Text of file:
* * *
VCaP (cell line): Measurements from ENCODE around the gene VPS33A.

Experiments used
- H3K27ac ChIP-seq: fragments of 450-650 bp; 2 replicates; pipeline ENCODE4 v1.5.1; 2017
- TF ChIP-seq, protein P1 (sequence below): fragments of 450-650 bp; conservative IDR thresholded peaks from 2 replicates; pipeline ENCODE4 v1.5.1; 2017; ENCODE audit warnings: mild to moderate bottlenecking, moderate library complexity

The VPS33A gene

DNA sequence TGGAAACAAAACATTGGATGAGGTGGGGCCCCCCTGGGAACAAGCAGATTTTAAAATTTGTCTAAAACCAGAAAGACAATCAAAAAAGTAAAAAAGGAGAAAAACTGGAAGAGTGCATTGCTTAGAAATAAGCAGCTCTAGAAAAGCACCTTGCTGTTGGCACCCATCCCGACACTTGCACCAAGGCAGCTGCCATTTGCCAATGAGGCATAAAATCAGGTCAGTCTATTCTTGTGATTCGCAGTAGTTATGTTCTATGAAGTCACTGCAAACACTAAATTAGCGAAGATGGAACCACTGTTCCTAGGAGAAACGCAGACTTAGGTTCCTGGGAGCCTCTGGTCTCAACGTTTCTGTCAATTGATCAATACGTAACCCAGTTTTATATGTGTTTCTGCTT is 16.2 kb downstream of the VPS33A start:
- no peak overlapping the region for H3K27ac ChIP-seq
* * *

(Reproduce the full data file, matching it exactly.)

VCaP (cell line): Measurements from ENCODE around the gene VPS33A.

Experiments used
- H3K27ac ChIP-seq: fragments of 450-650 bp; 2 replicates; pipeline ENCODE4 v1.5.1; 2017
- TF ChIP-seq, protein P1 (sequence below): fragments of 450-650 bp; conservative IDR thresholded peaks from 2 replicates; pipeline ENCODE4 v1.5.1; 2017; ENCODE audit warnings: mild to moderate bottlenecking, moderate library complexity

The VPS33A gene

DNA sequence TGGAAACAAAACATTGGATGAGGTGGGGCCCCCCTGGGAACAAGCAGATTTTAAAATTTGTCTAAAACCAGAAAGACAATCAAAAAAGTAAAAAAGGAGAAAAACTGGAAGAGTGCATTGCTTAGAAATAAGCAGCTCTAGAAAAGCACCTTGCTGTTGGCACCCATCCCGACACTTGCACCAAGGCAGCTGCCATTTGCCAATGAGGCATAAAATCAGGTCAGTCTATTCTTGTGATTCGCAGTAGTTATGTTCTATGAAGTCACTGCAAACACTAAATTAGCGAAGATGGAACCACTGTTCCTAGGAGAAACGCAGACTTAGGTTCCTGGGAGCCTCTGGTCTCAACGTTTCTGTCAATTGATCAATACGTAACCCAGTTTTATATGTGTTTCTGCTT is 16.2 kb downstream of the VPS33A start:
- no peak overlapping the region for H3K27ac ChIP-seq